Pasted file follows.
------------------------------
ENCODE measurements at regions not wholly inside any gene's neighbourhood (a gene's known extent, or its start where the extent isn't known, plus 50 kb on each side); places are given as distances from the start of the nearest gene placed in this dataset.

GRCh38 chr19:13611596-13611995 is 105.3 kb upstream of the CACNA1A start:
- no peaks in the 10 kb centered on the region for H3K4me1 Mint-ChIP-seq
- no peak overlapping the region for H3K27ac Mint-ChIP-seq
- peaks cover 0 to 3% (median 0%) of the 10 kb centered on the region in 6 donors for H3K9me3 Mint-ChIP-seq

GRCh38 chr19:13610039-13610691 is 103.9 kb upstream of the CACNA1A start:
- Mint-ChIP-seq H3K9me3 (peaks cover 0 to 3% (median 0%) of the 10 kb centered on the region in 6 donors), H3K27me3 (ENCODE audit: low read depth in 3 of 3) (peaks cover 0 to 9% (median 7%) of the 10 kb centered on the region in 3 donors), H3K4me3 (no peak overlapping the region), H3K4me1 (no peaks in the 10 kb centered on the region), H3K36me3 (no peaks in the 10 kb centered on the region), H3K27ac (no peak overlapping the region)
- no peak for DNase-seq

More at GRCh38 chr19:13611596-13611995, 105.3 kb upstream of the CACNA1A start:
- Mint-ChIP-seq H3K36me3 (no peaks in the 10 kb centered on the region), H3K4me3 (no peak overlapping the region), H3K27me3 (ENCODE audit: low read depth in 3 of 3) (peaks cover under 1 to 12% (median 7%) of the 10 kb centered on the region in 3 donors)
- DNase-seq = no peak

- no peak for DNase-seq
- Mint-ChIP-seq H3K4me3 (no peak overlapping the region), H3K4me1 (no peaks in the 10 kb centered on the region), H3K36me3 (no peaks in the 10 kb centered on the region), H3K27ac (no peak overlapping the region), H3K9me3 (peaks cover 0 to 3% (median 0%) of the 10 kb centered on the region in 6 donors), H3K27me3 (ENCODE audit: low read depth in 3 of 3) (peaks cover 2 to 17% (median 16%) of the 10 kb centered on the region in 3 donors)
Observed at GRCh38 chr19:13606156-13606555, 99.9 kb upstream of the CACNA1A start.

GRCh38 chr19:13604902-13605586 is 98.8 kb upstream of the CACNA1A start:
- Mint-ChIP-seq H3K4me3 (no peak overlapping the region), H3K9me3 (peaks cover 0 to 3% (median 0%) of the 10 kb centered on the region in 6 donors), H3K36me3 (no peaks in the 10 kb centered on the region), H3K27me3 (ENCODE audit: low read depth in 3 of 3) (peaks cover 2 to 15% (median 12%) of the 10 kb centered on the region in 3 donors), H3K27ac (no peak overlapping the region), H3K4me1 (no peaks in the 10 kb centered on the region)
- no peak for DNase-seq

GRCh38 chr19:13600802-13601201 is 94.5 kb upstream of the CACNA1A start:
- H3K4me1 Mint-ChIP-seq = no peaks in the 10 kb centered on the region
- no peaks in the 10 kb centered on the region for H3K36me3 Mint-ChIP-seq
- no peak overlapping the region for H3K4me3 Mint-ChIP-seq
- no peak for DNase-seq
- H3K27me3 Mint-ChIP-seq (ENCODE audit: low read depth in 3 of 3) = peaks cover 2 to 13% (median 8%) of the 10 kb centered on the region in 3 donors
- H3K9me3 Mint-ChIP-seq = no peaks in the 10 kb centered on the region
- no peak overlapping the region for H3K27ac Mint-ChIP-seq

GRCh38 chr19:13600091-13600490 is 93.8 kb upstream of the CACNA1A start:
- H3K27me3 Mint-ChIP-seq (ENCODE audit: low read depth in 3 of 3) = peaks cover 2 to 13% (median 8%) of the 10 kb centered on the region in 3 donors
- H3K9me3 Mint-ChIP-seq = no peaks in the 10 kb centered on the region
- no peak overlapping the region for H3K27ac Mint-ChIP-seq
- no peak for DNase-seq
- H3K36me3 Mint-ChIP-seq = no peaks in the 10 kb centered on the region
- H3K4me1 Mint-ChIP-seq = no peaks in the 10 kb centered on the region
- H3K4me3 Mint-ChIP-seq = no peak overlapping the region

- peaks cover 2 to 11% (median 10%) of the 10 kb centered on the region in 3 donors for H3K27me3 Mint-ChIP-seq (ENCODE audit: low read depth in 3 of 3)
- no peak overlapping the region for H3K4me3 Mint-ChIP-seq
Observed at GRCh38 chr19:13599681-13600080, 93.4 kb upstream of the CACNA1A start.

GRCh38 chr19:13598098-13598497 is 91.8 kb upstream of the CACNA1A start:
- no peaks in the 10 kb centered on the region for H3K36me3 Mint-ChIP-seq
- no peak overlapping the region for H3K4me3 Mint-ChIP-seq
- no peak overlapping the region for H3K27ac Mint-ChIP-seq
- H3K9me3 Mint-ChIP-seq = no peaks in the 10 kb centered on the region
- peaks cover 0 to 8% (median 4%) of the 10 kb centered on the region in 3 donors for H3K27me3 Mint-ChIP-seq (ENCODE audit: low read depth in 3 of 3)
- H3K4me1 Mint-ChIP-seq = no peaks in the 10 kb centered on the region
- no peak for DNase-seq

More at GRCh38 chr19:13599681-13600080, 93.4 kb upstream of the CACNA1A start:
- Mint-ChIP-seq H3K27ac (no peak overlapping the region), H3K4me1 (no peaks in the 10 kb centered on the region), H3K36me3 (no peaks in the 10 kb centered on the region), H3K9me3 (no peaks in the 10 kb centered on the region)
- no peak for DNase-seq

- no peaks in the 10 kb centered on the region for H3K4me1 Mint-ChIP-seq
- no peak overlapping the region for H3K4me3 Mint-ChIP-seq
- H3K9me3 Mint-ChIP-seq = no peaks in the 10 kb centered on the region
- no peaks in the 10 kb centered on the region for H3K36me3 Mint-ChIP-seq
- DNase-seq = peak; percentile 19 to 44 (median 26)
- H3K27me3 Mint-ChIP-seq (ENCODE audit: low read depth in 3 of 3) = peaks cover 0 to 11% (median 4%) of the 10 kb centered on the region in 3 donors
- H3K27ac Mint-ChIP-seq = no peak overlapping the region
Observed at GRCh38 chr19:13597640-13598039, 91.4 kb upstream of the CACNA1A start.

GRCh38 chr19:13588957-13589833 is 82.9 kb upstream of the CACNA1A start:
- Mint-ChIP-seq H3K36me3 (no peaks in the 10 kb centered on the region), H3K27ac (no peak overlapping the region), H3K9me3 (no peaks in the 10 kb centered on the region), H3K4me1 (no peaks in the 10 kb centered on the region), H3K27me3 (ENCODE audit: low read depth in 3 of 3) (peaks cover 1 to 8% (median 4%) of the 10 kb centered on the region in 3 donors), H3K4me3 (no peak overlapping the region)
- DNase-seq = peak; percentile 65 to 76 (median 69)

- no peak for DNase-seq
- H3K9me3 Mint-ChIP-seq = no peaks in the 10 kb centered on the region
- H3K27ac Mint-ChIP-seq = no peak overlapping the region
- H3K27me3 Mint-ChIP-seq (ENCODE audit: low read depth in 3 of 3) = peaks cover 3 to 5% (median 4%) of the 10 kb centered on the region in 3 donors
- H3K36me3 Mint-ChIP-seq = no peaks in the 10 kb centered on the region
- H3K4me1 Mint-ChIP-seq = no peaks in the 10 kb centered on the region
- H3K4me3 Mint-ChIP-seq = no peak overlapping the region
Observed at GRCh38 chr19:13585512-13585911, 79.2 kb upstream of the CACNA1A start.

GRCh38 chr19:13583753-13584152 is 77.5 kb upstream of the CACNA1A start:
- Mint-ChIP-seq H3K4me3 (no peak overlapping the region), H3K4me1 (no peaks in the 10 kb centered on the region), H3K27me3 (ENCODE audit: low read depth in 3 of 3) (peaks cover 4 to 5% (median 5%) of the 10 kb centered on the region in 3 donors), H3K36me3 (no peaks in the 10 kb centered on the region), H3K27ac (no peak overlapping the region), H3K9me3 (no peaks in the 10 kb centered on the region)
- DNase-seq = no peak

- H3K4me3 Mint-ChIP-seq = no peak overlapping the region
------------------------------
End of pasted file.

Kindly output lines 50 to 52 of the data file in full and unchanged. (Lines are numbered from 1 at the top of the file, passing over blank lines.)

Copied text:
- H3K9me3 Mint-ChIP-seq = no peaks in the 10 kb centered on the region
- no peaks in the 10 kb centered on the region for H3K36me3 Mint-ChIP-seq
- DNase-seq = peak; percentile 19 to 44 (median 26)